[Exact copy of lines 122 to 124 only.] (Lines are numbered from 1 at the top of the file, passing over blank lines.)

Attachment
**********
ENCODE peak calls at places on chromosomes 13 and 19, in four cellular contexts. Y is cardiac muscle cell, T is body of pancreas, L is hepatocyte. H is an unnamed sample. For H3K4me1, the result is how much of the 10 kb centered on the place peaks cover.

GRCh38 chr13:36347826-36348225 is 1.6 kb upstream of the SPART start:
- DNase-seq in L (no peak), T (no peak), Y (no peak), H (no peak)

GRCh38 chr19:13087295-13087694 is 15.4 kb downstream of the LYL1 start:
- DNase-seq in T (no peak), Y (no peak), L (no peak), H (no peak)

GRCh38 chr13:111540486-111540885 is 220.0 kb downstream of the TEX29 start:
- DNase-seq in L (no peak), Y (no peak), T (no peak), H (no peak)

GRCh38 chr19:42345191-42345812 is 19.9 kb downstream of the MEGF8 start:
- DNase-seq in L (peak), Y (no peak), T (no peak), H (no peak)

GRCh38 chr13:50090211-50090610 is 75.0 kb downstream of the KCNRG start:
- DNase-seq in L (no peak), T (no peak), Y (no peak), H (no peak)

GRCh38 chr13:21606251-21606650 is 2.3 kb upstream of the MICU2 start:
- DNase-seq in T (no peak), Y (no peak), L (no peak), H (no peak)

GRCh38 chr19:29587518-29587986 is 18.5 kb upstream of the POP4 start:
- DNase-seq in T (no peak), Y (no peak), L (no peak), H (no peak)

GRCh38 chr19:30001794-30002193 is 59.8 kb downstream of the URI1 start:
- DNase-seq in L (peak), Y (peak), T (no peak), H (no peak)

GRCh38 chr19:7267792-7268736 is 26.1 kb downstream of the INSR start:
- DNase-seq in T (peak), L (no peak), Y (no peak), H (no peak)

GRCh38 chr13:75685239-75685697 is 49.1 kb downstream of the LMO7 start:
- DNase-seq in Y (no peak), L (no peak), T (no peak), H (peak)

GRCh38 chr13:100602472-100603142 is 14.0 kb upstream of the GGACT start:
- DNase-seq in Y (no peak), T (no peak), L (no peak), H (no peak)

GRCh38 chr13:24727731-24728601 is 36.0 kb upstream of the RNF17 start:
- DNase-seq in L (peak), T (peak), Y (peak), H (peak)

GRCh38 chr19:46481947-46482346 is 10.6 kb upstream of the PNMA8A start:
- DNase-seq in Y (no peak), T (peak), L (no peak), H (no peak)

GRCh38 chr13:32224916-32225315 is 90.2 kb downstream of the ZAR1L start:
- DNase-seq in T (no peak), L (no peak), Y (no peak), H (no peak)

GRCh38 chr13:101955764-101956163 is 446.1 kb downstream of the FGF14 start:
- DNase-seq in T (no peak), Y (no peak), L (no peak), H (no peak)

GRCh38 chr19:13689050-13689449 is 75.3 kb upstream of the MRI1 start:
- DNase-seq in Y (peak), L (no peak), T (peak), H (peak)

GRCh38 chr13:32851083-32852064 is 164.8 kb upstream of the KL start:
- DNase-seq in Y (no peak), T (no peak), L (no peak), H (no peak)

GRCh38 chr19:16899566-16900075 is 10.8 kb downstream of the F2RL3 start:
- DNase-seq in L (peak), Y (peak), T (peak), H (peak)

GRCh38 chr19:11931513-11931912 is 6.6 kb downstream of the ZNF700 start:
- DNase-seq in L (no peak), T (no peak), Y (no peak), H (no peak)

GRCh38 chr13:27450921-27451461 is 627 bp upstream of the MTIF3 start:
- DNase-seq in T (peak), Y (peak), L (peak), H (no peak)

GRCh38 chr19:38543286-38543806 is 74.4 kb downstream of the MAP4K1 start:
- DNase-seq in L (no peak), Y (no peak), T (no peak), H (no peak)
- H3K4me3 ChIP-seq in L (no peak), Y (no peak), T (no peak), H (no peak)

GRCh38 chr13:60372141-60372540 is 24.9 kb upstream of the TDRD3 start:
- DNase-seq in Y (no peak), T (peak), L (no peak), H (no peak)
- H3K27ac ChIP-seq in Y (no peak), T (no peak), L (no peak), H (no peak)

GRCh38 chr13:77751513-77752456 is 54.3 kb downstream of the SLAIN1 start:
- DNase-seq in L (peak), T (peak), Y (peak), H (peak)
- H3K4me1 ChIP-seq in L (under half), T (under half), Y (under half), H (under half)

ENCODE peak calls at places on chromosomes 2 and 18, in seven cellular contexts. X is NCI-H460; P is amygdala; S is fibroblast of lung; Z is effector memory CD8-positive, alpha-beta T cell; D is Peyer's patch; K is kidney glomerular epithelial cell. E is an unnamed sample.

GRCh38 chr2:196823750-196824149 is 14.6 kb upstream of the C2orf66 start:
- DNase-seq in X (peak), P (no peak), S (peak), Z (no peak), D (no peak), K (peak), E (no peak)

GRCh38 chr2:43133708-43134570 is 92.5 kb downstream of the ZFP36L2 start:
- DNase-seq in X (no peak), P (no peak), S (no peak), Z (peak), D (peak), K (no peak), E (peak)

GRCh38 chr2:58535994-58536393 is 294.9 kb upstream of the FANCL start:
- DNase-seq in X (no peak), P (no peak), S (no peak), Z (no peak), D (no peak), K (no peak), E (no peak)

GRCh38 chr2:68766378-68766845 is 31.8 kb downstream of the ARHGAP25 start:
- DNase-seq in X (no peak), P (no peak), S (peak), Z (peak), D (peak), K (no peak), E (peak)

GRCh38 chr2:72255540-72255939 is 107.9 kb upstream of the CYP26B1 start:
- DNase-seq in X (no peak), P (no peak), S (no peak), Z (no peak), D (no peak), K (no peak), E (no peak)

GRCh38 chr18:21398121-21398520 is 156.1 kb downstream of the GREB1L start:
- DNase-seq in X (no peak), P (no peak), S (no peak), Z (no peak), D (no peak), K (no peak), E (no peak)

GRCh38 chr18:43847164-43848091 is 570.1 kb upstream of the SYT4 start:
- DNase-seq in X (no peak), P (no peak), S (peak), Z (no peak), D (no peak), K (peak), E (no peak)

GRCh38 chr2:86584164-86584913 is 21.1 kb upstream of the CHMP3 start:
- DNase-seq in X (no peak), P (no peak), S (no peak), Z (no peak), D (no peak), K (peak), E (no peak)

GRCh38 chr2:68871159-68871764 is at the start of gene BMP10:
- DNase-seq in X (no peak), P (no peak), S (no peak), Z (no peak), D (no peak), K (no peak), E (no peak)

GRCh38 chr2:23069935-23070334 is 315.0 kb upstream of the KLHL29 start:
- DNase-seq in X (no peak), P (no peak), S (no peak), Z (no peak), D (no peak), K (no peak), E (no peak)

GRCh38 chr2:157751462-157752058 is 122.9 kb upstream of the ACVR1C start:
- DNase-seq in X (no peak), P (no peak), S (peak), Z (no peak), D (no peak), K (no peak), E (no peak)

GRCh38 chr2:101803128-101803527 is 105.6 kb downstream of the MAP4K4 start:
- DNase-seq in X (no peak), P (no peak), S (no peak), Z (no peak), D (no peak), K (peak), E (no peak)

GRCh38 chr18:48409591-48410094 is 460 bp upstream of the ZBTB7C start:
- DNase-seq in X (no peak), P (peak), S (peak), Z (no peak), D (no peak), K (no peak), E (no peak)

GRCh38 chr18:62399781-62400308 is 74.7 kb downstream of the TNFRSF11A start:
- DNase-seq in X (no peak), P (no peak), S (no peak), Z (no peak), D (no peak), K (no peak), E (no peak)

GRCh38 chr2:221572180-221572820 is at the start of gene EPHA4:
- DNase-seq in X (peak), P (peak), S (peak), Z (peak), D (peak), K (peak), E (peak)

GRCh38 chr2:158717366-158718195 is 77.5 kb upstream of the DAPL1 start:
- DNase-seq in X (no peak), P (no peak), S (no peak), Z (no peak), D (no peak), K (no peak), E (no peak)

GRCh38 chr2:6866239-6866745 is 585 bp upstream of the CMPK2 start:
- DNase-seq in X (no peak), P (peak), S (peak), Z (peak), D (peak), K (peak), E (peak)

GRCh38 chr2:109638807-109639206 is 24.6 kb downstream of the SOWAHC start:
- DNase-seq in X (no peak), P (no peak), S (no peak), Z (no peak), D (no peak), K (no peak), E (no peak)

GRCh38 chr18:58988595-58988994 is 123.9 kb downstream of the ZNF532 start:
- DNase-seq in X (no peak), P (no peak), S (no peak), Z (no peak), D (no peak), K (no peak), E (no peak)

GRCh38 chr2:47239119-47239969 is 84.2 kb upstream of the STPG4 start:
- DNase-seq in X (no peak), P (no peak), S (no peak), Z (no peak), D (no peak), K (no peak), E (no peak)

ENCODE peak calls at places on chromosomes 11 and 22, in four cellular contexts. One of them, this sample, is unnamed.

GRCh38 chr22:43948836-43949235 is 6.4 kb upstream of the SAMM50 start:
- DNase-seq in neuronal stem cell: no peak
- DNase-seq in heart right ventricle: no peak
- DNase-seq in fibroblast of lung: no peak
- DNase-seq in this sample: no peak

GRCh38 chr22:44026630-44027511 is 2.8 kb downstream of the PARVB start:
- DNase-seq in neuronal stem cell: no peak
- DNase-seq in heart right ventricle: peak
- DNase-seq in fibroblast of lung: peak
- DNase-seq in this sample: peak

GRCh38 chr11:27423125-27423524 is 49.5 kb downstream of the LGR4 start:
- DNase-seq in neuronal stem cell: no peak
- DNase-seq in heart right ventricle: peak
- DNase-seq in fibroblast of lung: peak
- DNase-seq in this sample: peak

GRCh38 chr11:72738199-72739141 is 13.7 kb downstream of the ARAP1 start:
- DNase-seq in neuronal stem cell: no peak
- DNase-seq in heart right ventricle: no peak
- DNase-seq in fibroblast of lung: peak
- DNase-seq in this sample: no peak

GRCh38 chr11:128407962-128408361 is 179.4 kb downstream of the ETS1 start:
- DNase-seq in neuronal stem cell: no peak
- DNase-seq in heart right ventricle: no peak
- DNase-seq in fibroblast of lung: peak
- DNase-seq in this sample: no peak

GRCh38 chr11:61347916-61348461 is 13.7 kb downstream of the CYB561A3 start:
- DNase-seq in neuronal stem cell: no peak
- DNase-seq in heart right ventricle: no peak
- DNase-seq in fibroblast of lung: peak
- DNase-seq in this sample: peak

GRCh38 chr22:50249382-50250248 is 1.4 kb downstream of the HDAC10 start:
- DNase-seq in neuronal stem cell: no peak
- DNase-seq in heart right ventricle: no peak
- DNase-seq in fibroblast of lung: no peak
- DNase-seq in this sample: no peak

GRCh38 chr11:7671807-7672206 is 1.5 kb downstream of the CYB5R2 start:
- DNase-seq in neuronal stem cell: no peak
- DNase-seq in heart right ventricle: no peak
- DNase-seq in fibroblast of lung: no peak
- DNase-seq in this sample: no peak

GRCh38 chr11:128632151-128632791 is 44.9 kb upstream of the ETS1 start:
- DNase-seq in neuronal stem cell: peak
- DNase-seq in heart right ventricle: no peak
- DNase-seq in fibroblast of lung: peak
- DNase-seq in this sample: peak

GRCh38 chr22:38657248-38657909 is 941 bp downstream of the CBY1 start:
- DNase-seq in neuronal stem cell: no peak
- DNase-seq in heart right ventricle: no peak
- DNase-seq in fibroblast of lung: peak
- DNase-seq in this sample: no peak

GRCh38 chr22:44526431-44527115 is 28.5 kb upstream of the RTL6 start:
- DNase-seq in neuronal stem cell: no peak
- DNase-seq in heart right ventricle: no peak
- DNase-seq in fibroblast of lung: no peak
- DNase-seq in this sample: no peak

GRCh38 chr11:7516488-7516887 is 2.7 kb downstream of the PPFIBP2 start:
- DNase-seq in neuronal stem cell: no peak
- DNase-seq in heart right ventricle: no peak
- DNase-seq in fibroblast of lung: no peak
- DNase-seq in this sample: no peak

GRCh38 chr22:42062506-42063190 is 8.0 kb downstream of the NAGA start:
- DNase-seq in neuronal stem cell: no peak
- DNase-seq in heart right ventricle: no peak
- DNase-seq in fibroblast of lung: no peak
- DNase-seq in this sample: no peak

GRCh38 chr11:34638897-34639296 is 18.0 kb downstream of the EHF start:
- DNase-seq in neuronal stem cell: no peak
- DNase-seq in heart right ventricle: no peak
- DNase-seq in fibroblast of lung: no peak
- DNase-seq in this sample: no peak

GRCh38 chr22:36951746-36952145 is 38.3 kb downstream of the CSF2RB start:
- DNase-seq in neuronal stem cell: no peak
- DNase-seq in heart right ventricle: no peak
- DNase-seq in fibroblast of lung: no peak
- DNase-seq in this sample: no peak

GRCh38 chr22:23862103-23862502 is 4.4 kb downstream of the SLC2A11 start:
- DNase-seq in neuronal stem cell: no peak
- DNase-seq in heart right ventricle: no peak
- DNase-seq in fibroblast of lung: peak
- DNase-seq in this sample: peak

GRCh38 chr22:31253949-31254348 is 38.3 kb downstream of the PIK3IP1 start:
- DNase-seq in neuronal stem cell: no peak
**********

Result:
- DNase-seq in this sample: peak

GRCh38 chr22:50249382-50250248 is 1.4 kb downstream of the HDAC10 start:
- DNase-seq in neuronal stem cell: no peak